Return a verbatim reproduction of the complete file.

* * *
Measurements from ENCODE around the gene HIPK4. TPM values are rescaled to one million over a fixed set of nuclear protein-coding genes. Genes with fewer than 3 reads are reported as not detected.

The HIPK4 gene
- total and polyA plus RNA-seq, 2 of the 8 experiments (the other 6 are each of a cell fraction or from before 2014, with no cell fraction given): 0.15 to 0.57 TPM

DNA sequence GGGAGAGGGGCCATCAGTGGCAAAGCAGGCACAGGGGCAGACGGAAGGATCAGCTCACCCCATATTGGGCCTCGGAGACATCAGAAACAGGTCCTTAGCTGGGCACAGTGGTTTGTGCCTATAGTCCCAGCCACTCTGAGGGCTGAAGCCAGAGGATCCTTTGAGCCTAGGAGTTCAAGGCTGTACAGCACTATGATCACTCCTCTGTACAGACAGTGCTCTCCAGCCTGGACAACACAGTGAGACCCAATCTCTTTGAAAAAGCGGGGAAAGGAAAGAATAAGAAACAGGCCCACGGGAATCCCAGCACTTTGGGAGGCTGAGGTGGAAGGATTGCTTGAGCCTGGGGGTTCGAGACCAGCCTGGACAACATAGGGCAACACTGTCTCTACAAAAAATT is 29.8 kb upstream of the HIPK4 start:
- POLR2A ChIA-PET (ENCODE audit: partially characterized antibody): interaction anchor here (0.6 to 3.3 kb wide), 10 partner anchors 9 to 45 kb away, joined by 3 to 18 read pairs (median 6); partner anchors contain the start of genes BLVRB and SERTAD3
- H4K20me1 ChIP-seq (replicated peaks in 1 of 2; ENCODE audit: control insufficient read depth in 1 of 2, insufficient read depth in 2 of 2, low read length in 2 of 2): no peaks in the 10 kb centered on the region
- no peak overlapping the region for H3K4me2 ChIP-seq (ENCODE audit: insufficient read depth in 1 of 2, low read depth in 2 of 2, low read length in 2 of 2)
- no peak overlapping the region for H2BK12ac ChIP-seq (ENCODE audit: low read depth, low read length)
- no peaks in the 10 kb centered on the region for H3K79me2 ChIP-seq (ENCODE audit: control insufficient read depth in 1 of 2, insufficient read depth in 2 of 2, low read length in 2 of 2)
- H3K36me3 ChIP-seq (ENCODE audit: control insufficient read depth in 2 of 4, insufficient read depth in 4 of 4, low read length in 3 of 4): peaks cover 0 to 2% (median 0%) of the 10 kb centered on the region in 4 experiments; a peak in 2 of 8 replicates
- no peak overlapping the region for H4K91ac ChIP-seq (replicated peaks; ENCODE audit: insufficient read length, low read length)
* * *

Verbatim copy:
Measurements from ENCODE around the gene HIPK4. TPM values are rescaled to one million over a fixed set of nuclear protein-coding genes. Genes with fewer than 3 reads are reported as not detected.

The HIPK4 gene
- total and polyA plus RNA-seq, 2 of the 8 experiments (the other 6 are each of a cell fraction or from before 2014, with no cell fraction given): 0.15 to 0.57 TPM

DNA sequence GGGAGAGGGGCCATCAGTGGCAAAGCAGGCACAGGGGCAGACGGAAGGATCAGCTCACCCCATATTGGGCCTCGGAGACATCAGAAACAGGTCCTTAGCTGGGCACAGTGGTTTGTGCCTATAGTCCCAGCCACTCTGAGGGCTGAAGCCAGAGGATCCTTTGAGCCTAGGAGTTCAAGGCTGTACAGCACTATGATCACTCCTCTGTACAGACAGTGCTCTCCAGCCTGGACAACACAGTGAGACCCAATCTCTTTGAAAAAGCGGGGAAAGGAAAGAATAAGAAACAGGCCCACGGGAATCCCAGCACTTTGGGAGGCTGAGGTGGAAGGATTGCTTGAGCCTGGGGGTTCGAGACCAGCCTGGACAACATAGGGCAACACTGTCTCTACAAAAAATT is 29.8 kb upstream of the HIPK4 start:
- POLR2A ChIA-PET (ENCODE audit: partially characterized antibody): interaction anchor here (0.6 to 3.3 kb wide), 10 partner anchors 9 to 45 kb away, joined by 3 to 18 read pairs (median 6); partner anchors contain the start of genes BLVRB and SERTAD3
- H4K20me1 ChIP-seq (replicated peaks in 1 of 2; ENCODE audit: control insufficient read depth in 1 of 2, insufficient read depth in 2 of 2, low read length in 2 of 2): no peaks in the 10 kb centered on the region
- no peak overlapping the region for H3K4me2 ChIP-seq (ENCODE audit: insufficient read depth in 1 of 2, low read depth in 2 of 2, low read length in 2 of 2)
- no peak overlapping the region for H2BK12ac ChIP-seq (ENCODE audit: low read depth, low read length)
- no peaks in the 10 kb centered on the region for H3K79me2 ChIP-seq (ENCODE audit: control insufficient read depth in 1 of 2, insufficient read depth in 2 of 2, low read length in 2 of 2)
- H3K36me3 ChIP-seq (ENCODE audit: control insufficient read depth in 2 of 4, insufficient read depth in 4 of 4, low read length in 3 of 4): peaks cover 0 to 2% (median 0%) of the 10 kb centered on the region in 4 experiments; a peak in 2 of 8 replicates
- no peak overlapping the region for H4K91ac ChIP-seq (replicated peaks; ENCODE audit: insufficient read length, low read length)